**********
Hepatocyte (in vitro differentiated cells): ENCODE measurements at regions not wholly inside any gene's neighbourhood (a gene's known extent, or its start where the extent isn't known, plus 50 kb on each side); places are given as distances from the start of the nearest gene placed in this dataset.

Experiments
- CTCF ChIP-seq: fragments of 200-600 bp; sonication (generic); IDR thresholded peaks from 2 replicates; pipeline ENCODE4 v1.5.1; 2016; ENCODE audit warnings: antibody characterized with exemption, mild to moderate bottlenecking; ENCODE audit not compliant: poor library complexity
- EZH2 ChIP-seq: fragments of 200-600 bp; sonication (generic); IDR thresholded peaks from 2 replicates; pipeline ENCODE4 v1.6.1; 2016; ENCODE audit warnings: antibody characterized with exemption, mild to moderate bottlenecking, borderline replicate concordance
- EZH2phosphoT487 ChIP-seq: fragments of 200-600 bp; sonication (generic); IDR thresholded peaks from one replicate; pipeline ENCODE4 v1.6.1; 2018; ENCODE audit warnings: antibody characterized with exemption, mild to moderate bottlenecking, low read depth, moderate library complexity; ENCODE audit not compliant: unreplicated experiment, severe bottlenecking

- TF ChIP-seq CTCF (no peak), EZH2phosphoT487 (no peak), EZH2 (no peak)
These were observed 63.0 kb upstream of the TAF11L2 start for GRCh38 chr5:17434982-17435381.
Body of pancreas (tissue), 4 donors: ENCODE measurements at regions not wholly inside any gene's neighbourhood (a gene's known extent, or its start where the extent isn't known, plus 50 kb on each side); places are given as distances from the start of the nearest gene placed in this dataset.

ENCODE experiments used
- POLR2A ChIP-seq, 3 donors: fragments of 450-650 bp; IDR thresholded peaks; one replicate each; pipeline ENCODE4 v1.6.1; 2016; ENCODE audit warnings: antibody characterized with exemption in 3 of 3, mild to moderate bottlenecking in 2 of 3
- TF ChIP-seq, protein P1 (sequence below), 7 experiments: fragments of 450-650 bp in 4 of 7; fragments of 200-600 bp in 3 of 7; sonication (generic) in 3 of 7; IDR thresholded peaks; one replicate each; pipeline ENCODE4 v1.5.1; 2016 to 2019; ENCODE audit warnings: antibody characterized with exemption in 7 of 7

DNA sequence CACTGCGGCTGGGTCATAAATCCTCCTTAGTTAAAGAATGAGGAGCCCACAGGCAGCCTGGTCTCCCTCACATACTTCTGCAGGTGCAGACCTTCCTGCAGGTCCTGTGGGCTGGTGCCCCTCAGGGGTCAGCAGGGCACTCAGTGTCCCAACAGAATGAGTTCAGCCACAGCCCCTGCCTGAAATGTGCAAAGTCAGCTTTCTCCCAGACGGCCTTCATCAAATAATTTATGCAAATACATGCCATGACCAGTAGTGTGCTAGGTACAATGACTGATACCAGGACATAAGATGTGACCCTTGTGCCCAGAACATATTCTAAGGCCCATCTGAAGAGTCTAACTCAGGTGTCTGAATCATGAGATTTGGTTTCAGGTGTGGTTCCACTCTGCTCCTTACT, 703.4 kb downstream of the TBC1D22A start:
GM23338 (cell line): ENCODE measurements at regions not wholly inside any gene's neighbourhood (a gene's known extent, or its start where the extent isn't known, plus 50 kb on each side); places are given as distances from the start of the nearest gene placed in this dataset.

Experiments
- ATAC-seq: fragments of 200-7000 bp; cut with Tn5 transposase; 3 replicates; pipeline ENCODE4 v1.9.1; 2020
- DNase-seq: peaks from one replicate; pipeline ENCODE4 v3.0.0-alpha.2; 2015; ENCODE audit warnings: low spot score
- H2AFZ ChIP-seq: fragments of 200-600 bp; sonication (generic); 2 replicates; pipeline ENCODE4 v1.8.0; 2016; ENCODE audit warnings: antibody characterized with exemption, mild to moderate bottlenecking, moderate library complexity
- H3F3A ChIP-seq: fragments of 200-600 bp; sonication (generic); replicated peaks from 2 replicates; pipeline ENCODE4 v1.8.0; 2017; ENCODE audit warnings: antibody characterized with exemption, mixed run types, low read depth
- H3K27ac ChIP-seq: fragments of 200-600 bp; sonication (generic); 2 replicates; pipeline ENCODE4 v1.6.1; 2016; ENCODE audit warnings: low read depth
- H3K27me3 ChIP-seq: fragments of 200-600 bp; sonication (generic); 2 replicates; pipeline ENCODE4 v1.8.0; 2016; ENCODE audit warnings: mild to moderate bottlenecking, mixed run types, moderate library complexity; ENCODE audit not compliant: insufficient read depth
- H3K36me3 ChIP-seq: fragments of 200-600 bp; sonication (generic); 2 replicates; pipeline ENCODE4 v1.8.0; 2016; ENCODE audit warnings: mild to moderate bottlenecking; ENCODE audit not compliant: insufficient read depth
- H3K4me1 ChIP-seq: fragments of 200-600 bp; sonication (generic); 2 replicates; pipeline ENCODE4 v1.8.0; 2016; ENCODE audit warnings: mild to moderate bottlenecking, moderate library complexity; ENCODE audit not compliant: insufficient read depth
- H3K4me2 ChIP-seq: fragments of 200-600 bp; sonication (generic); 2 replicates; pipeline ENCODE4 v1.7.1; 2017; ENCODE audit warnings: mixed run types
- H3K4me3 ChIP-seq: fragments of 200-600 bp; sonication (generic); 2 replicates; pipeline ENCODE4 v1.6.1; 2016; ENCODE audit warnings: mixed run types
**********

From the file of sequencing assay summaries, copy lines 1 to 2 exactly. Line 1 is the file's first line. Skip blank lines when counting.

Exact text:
Hepatocyte (in vitro differentiated cells): ENCODE measurements at regions not wholly inside any gene's neighbourhood (a gene's known extent, or its start where the extent isn't known, plus 50 kb on each side); places are given as distances from the start of the nearest gene placed in this dataset.

Experiments